About this blog

This is a window into the weird world of Anglicanism, as experienced on a Cathedral Close. Has anything much happened since Trollope's Barchester Chronicles? You will still see the 'canon in residence' hurrying across to choral Evensong, robes flapping, as the late bell chimes. But look carefully and you will notice he is checking the football score on his iPhone as he runs. This is also a writer's blog. It charts the agony and ecstasy of the novelist's life. And it's a fighter's blog. It charts the agony and ecstasy of the judo mat. Well, the agony, anyway.

Tuesday 25 October 2011

WEEK 41--Reading Book IN THE WRONG GENRE by a Favourite Author

Here we go--Shelter by Harlan Coben.   I was very grumpy when I picked this up and began to read it.  I'm a huge fan of Harlan Coben's thrillers, especially the Myron Bolitar ones.  But  Shelter is TEEN fiction.

What is Coben playing at?  I don't want him to write for teenagers.  I want him to write for ME.  Specifically, I want more novels featuring Myron and his psychotic yuppie sidekick Win.  Who is this Mickey Bolitar and why should I care about him?

So of course, I had to read it.  Isn't this what my New Year's Resolution is all about: identifying those moments of middle aged inertia and confronting them?  Spotting my resistance to trying something new, and then combating it?

I should also admit to a vested interest here.  If my current novel ever finds a publisher, this is exactly what I will be requiring my readers to do.  I know there is a loyal band of hard core fans out there who loved my novels.  They will be scowling.  What is she playing at?  We don't want TEEN fiction.  We want more about those characters from Angels and Men. We've been waiting for 11 years!

But back to Harlan Coben's new teen novel, Shelter.  Well, I hoovered it up.  Myron appears as the hero's uncle.  Uncle?  But I thought Myron was an only child.  Where has this brother of his suddenly appeared from?  A bit of hasty back-plotting by the author here, I thought cynically.  I've since discovered that there is a whole other adult novel, Live Wire, which fills in this particular gap, and makes the whole Shelter concept plausible.  Or more plausible.  I expect.  I haven't read it yet.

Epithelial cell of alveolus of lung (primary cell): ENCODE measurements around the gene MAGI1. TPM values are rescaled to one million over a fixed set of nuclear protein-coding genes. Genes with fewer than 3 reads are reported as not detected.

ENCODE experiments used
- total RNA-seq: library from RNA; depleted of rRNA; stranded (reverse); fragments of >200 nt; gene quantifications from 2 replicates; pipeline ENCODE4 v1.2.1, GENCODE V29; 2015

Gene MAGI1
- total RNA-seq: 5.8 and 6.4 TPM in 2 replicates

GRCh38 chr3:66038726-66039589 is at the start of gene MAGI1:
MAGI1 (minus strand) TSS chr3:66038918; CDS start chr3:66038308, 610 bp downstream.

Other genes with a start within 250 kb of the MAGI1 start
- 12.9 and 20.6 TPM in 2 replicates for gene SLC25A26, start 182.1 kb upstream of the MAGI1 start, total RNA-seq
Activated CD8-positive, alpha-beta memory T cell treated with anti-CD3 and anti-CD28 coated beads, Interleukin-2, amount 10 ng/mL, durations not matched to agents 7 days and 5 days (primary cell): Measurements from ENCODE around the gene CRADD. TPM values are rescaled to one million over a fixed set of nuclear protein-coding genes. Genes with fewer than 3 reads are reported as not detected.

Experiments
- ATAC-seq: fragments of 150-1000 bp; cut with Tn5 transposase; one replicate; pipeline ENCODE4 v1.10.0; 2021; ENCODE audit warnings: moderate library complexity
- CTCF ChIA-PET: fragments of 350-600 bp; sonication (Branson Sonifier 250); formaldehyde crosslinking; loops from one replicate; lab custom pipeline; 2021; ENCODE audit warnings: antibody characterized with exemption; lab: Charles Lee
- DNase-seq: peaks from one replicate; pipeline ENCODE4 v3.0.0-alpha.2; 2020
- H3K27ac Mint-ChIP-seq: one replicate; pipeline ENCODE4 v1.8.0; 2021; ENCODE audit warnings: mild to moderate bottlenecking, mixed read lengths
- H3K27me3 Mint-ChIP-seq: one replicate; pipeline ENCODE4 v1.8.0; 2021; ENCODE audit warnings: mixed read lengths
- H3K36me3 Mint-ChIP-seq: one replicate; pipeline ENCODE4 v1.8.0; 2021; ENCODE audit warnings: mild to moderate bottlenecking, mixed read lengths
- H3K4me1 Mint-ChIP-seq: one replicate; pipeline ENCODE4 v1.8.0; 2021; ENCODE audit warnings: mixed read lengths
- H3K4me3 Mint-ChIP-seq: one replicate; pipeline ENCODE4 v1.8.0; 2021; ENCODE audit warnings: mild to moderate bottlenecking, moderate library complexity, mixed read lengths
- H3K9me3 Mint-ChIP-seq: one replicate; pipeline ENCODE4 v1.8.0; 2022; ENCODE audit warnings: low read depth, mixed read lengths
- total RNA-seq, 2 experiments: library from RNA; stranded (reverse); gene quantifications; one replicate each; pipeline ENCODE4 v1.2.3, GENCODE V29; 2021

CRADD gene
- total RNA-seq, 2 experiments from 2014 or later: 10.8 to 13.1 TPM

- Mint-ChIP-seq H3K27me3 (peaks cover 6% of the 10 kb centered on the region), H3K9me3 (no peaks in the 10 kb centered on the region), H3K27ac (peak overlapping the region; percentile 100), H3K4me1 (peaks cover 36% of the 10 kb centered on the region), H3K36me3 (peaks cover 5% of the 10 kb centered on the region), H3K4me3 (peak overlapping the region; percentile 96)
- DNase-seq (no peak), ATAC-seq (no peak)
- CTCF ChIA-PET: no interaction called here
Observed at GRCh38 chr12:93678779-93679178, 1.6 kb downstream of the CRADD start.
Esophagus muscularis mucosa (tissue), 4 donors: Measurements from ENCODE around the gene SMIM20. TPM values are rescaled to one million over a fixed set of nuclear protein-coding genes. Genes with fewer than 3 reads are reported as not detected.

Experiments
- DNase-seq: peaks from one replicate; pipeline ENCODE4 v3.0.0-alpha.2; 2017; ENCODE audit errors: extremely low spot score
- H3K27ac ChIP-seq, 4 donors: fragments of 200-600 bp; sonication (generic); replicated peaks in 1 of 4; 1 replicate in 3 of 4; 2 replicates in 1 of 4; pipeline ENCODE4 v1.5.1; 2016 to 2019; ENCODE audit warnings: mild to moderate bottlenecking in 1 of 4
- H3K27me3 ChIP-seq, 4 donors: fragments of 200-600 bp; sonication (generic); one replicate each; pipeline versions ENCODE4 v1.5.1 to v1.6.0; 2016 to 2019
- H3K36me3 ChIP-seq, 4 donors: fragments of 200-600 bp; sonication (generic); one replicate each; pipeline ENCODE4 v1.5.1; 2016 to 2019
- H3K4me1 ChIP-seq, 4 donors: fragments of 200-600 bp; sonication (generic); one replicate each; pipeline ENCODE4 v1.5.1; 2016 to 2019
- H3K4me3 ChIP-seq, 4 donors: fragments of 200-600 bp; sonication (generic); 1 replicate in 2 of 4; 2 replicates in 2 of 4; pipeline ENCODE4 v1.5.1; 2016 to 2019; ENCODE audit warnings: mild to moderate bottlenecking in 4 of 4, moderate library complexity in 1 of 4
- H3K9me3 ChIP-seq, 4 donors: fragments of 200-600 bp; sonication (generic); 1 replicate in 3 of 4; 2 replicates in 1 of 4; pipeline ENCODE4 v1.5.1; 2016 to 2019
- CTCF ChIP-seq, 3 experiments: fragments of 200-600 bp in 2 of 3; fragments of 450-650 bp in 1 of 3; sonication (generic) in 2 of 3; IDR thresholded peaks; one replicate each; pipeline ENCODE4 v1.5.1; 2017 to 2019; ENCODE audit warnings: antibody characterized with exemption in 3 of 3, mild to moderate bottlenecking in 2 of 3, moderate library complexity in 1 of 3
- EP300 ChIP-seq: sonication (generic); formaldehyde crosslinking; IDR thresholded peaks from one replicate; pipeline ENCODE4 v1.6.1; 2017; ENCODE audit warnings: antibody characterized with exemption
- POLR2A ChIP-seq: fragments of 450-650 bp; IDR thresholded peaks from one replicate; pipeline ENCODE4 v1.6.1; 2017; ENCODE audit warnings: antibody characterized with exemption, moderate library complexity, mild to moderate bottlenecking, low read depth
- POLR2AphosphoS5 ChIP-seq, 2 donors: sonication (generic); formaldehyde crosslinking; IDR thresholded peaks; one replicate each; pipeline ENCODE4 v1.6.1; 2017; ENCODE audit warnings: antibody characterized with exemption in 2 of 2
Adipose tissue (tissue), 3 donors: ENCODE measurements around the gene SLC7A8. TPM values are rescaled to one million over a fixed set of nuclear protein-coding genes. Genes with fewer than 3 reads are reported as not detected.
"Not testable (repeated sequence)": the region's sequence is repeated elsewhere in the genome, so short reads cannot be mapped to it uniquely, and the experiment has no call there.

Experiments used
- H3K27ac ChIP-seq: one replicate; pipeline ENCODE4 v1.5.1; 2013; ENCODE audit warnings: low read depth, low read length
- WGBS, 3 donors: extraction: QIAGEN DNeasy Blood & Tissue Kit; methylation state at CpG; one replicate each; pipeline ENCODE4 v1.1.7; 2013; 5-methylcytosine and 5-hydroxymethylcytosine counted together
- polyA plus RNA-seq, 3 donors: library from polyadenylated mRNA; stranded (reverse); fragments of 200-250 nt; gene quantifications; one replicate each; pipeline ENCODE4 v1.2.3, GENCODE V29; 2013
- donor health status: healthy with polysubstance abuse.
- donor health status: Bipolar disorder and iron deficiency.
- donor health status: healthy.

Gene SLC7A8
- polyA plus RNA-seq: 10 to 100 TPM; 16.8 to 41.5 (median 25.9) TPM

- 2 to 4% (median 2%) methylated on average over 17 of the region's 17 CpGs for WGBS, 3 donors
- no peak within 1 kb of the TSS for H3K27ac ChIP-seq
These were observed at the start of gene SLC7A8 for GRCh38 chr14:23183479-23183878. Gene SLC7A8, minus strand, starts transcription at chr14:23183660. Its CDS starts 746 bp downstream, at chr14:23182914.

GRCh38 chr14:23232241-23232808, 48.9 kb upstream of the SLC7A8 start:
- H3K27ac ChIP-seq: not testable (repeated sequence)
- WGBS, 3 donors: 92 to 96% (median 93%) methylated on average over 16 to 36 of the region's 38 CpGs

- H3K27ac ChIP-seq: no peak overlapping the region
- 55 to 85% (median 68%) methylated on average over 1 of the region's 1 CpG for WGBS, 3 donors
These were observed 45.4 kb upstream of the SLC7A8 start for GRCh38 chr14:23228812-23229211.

This just goes to show that even the master-plotters of the genre can occasionally paint themselves into a corner which requires some ingenuity to get out of.  How does Coben go about planning his books?  Maybe I could pick up some tips.  I checked out his website under FAQ.  It was nice to see the old favourites: Where do you get your ideas from?  Are your characters based on people you know?  And there was the frequently-asked plotting question.  His answer: 'I don’t outline. I usually know the ending before I start. I know very little about what happens in between. It’s like driving from New Jersey to California. I may go Route 80, I may go via the Straits of Magellan or stopover in Tokyo… but I’ll end up in California.'

Damn.  That's what I do.  It's just he does it so much better.


  1. No - he does it his way, you do it yours. There is a difference!

    And I read your novels, and not those of Harlen Coban, because the characters live in my mind, and because I find I care about them ("Nooo, you silly girl...he's not gay, he fancies you rotten...have you still not learned and I've read this book several times over now")

    and now I've "outed" myself I'll go away...

  2. Excellent! I will make you care about the characters in my new book, too. And then I will heartlessly write 'THE END'.

  3. And then you'll have to write another one, and another one, and.....

  4. Right now, I'm looking at a beautiful picture of the cathedral of Lichfield, and I propose a toast to the merry old England.

  5. Dear Catherine

    Here I was having my annual return to Johnny, Mara et al and decided to google you to see if i'd missed anything new in the book department, when imagine my delight at discovering your blog! It would have been better to discover it back in January when it begin but hey ho! Lots of reading for me to catch up on. Your new book sounds intriguing (I am I'm afraid one of those people who have become attached to 'certain characters', but I'm sure you've heard enough of that over the years!) and i'll be looking forward to trying something new. Ok ramble over..have got six months of catching up to do!

  6. I'm really hoping your new novel finds a publisher - I'm waiting to buy it!

  7. Thank you, loyal people. I'm re-writing the novel's opeing at the moment, but am fairly optimistic this one will find a home. Though this isn't a particularly good time to be selling books. Fingers crossed.